N.Korea Continues Flip-Flop Strategy

      December 21, 2010 12:25

      North Korea has apparently decided to bang the peace drum for the time being, launching no attacks during a South Korean live-fire exercise on the flashpoint border island of Yeonpyeong on Monday despite earlier threatening dire retribution. Instead it told U.S. troubleshooter Bill Richardson it will allow the return of UN nuclear inspectors.

      And the official Rodong Sinmun daily, in further evidence that Pyongyang has abruptly changed tack, on Monday published an op-ed piece titled, "The Anti-War and Peace Banner Must be Hoisted Higher."

      "The North apparently feels it got all it wanted from the shelling of Yeonpyeong Island," said a South Korean security official. "Now it's going to try and get rewards for its provocation through a fake peace offensive and diplomatic maneuvering."

      ◆ Why No Attack?

      A military source pointed out that North Korea has favored surprise attacks. "It couldn't launch another provocation this time because we made thorough preparations and the U.S. Forces Korea and the UN Command observed the artillery exercise." It may also have decided that another strike would undermine any gains from Richardson's visit. Ryu Dong-ryeol of the Police Science Institute said, "If the situation doesn't go its way, the North can always rattle the U.S. with a third nuclear test or the launch of a long-range missile, and it can threaten the South by holding a large-scale artillery drill and firing short-range missiles."

      Alternating belligerence and charm offensives are a familiar pattern. When a push for an inter-Korean summit and demands for massive food aid in return from the South last year fell on deaf ears, the North first torpedoed the Navy corvette Cheonan in March and then shelled Yeonpyeong Island in November.

      K-9 self-propelled guns are fired during a massive drill in Yanggu, Gangwon Province in February this year. /Yonhap

      ◆ Gains from Yeonpyeong Attack

      The North Korean regime has already reaped considerable results from attacking the island. Internally, it has consolidated a political base for Kim Jung-il's son and heir Kim Jung-un, and diplomatically it confirmed the support of not only China but also Russia. And by rekindling fear of war in the South, it has stoked conflict between conservatives and progressives here. The hard left Democratic Labor Party on Monday claimed the U.S. "is pushing the Korean Peninsula to the brink of a war," and in the North the Rodong Sinmun accused Washington of being the source of heightening tension on the peninsula.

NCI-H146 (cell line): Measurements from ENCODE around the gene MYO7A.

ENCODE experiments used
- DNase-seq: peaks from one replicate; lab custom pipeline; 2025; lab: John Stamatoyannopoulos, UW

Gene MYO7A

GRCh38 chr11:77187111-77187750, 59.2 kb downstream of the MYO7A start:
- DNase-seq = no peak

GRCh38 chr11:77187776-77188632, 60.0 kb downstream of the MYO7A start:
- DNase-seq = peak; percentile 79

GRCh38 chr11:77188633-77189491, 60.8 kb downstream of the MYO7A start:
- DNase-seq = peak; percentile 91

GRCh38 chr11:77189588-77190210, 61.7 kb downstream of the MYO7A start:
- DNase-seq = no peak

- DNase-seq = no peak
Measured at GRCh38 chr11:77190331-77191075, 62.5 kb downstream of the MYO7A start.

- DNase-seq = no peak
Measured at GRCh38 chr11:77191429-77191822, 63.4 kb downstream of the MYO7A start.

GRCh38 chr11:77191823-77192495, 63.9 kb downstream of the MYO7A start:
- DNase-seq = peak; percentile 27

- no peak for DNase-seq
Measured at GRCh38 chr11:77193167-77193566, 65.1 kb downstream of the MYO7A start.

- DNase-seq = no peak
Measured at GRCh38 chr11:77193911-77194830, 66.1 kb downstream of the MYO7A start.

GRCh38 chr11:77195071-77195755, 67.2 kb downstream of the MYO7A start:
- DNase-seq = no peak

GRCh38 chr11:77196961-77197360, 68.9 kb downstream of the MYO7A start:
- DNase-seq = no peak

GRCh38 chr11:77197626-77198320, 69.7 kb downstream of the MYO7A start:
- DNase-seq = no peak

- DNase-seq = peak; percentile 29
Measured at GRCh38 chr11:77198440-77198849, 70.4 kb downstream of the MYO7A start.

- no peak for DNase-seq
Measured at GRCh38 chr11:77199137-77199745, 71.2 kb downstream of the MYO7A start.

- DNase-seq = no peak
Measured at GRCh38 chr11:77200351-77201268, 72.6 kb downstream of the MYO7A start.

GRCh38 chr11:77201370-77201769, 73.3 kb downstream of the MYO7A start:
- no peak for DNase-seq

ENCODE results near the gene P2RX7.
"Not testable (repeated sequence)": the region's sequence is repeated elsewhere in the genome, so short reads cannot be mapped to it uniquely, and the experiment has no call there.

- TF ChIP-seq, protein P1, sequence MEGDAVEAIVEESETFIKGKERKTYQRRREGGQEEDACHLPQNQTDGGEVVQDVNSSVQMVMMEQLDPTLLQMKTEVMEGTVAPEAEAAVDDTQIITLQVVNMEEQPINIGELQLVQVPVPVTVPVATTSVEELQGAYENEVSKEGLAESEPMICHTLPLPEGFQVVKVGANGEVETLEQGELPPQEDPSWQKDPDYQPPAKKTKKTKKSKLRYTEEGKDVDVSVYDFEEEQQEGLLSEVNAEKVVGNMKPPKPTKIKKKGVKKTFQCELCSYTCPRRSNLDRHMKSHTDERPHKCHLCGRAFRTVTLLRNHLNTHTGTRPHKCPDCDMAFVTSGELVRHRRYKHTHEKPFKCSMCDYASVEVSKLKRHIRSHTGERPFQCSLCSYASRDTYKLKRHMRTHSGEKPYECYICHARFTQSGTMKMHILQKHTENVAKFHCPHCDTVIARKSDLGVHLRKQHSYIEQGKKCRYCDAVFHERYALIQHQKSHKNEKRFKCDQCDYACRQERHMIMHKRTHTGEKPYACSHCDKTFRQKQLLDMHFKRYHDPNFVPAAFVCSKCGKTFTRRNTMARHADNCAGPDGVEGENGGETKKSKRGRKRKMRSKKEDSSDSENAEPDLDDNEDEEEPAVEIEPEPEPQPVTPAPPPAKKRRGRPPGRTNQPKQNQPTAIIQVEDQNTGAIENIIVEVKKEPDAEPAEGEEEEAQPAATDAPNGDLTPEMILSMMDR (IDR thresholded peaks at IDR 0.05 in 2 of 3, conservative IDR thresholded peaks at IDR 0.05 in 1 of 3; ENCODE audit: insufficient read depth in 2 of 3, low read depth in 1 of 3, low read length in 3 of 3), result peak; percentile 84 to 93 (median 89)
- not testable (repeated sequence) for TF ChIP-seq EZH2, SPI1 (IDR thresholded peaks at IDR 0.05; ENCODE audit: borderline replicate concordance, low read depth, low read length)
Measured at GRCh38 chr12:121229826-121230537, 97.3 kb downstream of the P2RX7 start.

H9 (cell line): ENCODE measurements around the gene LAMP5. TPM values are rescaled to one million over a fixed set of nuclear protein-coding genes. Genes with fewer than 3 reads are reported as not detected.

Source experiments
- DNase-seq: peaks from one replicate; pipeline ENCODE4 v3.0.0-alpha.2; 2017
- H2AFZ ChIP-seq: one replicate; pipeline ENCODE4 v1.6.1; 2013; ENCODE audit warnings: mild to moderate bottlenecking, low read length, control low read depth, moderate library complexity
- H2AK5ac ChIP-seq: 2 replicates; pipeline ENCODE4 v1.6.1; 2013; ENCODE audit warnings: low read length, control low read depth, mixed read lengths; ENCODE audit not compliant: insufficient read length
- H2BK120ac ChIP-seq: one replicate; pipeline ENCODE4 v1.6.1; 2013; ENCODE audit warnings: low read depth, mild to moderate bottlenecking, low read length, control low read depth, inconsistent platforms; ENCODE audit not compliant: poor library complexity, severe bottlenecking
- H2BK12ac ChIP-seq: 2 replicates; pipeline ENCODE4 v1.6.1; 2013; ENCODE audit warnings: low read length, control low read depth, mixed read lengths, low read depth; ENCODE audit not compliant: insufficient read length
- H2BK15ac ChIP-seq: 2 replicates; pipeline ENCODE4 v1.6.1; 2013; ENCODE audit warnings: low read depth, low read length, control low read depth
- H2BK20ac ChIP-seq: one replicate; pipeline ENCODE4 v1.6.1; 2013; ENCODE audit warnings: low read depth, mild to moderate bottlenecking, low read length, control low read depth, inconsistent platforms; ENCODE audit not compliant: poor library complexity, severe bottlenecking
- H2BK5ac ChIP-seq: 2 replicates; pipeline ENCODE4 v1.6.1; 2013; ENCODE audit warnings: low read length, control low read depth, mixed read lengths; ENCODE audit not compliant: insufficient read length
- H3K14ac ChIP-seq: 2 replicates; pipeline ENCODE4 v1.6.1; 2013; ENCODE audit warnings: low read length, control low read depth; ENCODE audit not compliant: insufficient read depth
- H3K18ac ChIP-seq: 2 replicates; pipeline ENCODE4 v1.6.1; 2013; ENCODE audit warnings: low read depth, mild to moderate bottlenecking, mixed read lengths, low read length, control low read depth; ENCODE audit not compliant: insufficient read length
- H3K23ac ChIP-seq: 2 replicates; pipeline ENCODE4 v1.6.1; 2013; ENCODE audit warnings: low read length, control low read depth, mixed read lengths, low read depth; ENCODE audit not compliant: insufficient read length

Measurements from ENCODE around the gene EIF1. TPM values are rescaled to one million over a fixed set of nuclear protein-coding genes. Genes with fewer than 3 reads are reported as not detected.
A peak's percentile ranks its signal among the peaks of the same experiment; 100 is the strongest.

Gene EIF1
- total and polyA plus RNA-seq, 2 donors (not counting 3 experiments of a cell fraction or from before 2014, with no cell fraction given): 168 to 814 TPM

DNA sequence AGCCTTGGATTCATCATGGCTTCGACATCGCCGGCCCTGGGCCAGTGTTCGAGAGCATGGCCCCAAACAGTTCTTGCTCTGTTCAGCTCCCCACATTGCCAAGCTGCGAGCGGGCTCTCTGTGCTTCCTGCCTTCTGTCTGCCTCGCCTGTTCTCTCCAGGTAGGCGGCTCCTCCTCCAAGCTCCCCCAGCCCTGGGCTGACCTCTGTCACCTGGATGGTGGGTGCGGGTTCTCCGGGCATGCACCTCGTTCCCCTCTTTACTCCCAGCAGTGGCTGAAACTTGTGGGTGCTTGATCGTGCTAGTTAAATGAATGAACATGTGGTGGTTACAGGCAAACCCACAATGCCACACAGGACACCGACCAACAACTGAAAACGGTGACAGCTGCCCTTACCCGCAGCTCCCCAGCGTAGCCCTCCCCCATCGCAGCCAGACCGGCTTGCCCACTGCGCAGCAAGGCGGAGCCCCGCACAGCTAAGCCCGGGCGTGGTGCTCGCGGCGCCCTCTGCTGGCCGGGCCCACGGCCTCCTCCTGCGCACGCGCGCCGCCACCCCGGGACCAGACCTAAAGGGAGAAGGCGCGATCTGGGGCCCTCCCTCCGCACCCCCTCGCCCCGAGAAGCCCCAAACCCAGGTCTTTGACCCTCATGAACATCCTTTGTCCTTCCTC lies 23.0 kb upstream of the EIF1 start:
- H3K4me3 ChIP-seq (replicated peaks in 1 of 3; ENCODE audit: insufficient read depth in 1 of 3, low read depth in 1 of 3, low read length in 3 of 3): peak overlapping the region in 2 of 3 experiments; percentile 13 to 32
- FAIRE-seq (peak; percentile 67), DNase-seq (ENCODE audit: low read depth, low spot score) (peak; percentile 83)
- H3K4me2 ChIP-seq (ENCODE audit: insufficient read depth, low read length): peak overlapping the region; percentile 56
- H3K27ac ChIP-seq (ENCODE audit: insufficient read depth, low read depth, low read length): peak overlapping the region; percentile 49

The attack last month was also another step in Pyongyang's campaign to turn the Northern Limit Line, the de facto maritime border, into disputed waters. "The North got the UN Security Council to suddenly pay attention to drills we've been carrying out for 37 years," said a diplomatic source. North Korea is expected to use that perception to push its case for a peace treaty to replace the armistice, demanding that the U.S. guarantee regime safety and withdraw troops from the South.

      "The North is blatantly trying to drag the U.S. into the picture by presenting even South Korean military exercises as a confrontation not between the two Koreas but between Washington and Pyongyang," said Yoo Ho-yeol, a professor of North Korean studies at Korea University.  

      ◆ Using American Peacemakers

      The North's invitation to New Mexico Governor Bill Richardson, who was told Pyongyang will permit the return of UN nuclear inspectors, recalls former President Jimmy Carter's 1994 visit to North Korea. The first North Korean nuclear crisis was at its peak when Carter, after a meeting with leader Kim Il-sung, told CNN Kim promised not to expel the nuclear inspection team and expressed his willingness to disable atomic reactors. That bought Kim valuable time, averting an American attack and ensuring that negotiations continued.

      Richardson was also accompanied by a CNN reporter this time, ensuring maximum publicity for the peace offensive.

      But North Korean leader Kim Jong-il in a recent meeting with Chinese State Councilor Dai Bingguo said the North has the right to the peaceful use of nuclear power, even as he grudgingly added he may "consider" admitting IAEA inspectors. The North maintains that its uranium enrichment facilities are for peaceful power generation, so government officials here believe the offer is a ploy to keep the North's uranium enrichment program off the table.

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